About the book

Key words/ideas to be used:

  • quotes from new topo and richard to reflect on
  • draws attention to the environmental destruction cased by industrial landscapes
  • emphasized the relationship between man and nature through the documentation of industrial intrusions on land
  • substantial amounts of visual information but eschewing entirely the aspects of beauty, emotion and opinion
  • There’s no purely natural environment in any of my photographs. In fact, in most of them the only natural element may be the sky, and it’s not wholly natural these days either. : BALTZ

About the book

The New Landscape aims to draw attention to the environmental impact of industrialised landscapes, documenting the relationship between man and nature. The photographs included a substantial amount of information about the landscapes, using their visual power to fuel the thoughts of the viewer. The book depicts the landscapes of England, and Iceland. England is 130 square kilometres in size, and with Iceland being 103 square kilometres, they share nearly the same land mass with drastically different statistics. The population of England is 53 million, whilst Iceland’s is a minuet 16% of that at 323 million. Iceland has 100% renewable energy, from their abundant hydro-electric and geothermal sources. These statistics present themselves through the distinct differences in the use of the landscape, which flows throughout the book.

Many of the landscapes presented here the viewer will see on a day to day basis. As people in the 21 century, we have been subconsciously taught to beautify these landscapes and ignore the pylons, industrial sites and clouds of smoke that fill our environment. In these photographs, the emphasis is on eschewing from adorning the landscapes. This allows the viewer to apply their own opinion upon the photographs, exploring elements of the landscape they have never stopped to question before.

There’s no purely natural environment in any of my photographs. In fact, in most of them the only natural element may be the sky, and it’s not wholly natural these days either. : BALTZ

  1. Dartmoor has been a National Park since 1951. The public has open access to far reaching views of heather moorland, wide open landscapes and flowing rivers that provide an abundance of habitats for distinctive wildlife.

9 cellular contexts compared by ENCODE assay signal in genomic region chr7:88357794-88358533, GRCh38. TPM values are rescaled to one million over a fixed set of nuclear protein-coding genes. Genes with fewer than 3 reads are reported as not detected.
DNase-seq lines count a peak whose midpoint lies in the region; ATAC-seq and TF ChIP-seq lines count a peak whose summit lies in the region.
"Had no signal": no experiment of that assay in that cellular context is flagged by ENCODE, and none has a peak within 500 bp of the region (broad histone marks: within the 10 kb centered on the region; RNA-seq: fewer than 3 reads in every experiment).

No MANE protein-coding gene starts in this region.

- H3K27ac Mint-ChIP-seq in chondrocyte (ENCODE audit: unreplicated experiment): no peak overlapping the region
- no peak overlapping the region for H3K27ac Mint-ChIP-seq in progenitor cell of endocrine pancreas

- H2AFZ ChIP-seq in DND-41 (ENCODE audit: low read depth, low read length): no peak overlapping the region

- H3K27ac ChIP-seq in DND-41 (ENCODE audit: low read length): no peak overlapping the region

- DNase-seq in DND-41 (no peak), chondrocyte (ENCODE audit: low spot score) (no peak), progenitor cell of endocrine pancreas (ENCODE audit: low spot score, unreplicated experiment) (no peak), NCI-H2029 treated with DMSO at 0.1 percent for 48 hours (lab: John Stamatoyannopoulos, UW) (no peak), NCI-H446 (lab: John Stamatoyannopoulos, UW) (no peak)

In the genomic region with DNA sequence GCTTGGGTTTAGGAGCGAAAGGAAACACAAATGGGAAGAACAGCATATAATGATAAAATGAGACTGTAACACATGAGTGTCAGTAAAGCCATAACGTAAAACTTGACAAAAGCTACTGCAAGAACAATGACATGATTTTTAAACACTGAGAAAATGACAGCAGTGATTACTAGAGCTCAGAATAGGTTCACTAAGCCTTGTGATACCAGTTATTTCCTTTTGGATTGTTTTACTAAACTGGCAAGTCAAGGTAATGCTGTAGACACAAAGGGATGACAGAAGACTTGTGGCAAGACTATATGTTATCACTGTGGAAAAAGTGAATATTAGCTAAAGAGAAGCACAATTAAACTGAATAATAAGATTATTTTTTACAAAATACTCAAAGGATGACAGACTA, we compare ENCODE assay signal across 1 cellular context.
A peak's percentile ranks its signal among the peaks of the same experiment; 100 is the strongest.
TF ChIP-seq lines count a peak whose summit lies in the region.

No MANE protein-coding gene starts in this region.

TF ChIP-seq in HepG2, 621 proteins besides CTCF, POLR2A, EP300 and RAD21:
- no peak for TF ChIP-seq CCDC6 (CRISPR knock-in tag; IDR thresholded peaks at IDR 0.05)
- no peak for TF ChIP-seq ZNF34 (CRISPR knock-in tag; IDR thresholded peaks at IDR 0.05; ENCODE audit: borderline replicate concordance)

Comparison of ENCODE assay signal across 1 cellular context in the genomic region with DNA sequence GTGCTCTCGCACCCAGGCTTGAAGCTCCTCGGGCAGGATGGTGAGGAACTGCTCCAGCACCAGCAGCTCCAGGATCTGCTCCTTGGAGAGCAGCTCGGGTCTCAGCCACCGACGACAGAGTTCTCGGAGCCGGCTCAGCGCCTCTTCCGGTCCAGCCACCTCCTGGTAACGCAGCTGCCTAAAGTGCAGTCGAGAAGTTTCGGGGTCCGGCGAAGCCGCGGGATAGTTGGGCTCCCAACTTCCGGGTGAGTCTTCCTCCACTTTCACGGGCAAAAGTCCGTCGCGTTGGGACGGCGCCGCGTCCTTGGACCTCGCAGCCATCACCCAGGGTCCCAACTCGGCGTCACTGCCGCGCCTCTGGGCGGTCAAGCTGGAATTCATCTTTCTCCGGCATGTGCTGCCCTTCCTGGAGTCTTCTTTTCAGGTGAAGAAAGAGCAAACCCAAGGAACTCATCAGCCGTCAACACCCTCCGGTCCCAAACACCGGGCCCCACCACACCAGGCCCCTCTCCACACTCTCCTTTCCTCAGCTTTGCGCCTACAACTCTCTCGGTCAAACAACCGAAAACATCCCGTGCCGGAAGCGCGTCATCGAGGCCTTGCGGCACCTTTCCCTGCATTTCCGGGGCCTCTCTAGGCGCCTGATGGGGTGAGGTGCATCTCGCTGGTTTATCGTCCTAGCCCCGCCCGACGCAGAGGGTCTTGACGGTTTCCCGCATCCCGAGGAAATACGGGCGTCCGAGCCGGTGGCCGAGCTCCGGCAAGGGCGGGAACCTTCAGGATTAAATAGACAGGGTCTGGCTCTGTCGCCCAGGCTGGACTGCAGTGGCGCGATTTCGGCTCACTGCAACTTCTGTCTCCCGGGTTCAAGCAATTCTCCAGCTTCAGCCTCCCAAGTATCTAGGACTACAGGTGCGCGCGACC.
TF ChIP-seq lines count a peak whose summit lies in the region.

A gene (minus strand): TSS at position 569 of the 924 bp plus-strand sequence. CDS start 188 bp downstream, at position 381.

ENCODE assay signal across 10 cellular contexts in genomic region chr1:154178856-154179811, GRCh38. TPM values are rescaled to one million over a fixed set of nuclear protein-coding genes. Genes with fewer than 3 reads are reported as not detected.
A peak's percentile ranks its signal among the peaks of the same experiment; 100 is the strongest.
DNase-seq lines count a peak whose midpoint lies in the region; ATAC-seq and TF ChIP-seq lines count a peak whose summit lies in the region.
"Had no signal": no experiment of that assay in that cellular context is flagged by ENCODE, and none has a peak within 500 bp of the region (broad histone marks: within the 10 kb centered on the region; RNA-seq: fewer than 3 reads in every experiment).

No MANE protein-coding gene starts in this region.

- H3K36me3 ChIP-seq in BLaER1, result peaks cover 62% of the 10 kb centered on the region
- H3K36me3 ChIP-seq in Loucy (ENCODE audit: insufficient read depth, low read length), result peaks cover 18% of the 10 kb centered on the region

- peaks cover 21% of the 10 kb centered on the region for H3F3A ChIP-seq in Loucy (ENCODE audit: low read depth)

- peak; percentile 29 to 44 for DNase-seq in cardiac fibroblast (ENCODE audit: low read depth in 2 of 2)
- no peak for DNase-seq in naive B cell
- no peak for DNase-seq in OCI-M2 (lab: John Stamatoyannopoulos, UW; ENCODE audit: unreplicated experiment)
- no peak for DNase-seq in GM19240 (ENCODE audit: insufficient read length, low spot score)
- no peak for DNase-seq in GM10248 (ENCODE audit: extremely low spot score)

2.  China Clay production started in 1830 on Lee Moor. The industrial site compromises 2200 acres of moorland, occupying 5.5% of the heath, that are kept private from the public, causing the loss of natural surface, vegetation and animal habitat.


3. Power cables have stretched across Dartmoor for decades. In 2014, a new underground power supply was added to minimise the impact on the moorland, its archaeology, wildlife and livestock.


4.  Farming is a dominant use of the land on Dartmoor, using over 90% of the land. Within this, livestock can roam openly, or be enclosed through fences across the moor. Animals including sheep, cattle and ponies graze on the short grass the land provides.


5. Squares

6. Swaling, the burning of heath areas to provide better grazing for farm animals, has been taking place for 1000’s of years on Dartmoor. This contributes to the decline of natural wildlife and plants on the moor.


7.  Dartmoor provide 449 miles of public rights of way, including footpaths, bridleways and byways for the public to enjoy. Image taken, Cornwood to Lee Moor Public Footpath.


8. Lincolnshire is one of the main areas of vegetable growth in the UK, growing large amounts of wheat, barley, sugar beat, potatoes and cabbages. In 2008, permission was granted for a wind farm consisting of 13 turbines to be built on this fen in Bicker.


9.  Local farmers are now at risk of being affected by plans to take up their land, to sink 40 miles of electric cabling into their ground, at 60m in width, to power the wind farms.


10. There’s no purely natural environment in any of my photographs. In fact, in most of them the only natural element may be the sky, and it’s not wholly natural these days either. : BALTZ

11. The largest offshore windfarm in the United Kingdom is in Skegness. Triton Knoll has 288 wind turbines, changing the sea side views of the tourist beach town.


12. Concerns about wind farms range from, environmental impacts, such as the effects on wildlife, the knock-on effects on the local landscapes, listed buildings, disruption to public footpaths, disturbance to television and radio signals and increased Traffic.

Read more at: http://www.skegnessstandard.co.uk/news/residents-speak-out-at-orby-wind-farm-public-inquiry-1-5891746

13. Squares

14. Thingvellir National Park is one of the most visited tourist sites in Iceland. It is home to an abundance of wildlife, such as 40% of Icelandic flora and 52 resident bird species.


15. A Management plan focuses on safeguarding the nature, historical area and heritage sites of the park, to ensure the fast-growing number of guests does not pose serious consequences to the environment. The environmentally friendly plan orders to make better use of the existing infrastructure and facilities, to provide education for guests.


16.  The volcanic nature of the soil in Iceland, increases the chance of erosion to the land. Off-trail hikers can damage the top of the land, allowing wind and rain to erode the lower layers.

* ADD TO WATERFALL IMAGE* Almost 100% of Iceland’s energy is obtained from geothermal sources. 87% of its electricity comes from hydro-power, using dams and reservoirs.

17. Geothermal energy heats 89% of the homes in Iceland, which is inexpensive and reliable for residents. Combined with the low population, the architecture is unique and colourful.

18. Parts of the Icelandic National Parks are closed off from the public, due to safety in the winter months and preservation of the land.



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